Fats, Oils and Grease (FOG) and Sand Control Program 

Fats, Oils, and Grease (FOG) enter the sanitary sewer system through sinks, dishwashers, and any other equipment connected to the sanitary sewer plumbing. Over time these substances cool, harden, and accumulate. FOG build up along the walls of the pipes can lead to a sanitary sewer overflow inside your home, business, adjacent buildings, streets or the environment. These spills create a safety hazard that endanger public health and impact the health of our environment. Removal of FOG blockages in your home’s drain lines is expensive and messy. FOG in sewer lines increases maintenance of the City’s sewers, raising sewer rates for all customers.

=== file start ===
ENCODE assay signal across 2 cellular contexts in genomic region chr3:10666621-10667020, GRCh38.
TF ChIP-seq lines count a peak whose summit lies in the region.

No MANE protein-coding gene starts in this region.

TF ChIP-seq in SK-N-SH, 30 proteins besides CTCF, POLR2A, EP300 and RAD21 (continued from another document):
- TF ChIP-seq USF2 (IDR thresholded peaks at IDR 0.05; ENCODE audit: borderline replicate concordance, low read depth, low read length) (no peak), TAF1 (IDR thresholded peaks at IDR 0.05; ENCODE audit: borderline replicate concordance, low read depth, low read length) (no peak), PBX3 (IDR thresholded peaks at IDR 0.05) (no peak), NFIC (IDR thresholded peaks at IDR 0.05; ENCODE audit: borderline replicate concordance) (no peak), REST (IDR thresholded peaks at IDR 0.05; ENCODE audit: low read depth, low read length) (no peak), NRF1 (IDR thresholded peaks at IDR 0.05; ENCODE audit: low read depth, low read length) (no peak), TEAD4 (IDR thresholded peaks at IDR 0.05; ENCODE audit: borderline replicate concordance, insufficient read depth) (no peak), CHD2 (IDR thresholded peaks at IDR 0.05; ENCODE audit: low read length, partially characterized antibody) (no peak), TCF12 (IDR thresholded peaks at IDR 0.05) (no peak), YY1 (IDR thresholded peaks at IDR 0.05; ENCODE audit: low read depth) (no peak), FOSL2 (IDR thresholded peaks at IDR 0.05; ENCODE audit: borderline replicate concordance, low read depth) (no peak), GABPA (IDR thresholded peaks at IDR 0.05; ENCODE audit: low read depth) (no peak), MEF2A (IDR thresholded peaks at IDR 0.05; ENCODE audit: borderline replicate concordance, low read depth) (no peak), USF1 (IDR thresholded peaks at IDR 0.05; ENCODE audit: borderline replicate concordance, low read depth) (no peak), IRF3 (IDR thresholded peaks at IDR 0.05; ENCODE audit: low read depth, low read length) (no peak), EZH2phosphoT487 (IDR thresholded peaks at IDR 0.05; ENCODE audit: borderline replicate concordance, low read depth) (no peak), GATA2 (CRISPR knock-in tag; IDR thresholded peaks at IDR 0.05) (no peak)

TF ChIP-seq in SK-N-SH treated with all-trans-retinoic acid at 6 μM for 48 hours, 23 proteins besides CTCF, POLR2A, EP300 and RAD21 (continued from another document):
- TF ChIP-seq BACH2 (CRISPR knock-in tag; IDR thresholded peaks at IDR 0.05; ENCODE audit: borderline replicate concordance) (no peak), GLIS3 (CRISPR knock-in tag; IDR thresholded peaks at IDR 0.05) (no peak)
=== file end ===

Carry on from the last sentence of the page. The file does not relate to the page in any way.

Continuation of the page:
1. Fats, Oils and Grease (FOG) means grease, oil, fat or other ether soluble matter derived from animal and/or plant sources that contain multiple carbon chain triglyceride molecules, and includes each of the following two types: 
  1. Dispersed grease, which means grease which is not floatable grease; 
  2. Floatable grease, which means grease which floats on the surface of quiescent sewage water or other liquid or which floats upon dilution of the liquid with water and includes any waste containing quantities or concentrations of dispersed biodegradable fats, oils and greases. 
  1. FOG in the Residential Kitchen
  1. Residential Kitchen Best Management Practices (BMPs)
  1. Commercial - FOOD Service Establishments (FSE)
  1. Best Management Practices for FSEs
  1. FOG Waste Discharge Permit (FOG WDP) Application
  1. Debunking Myths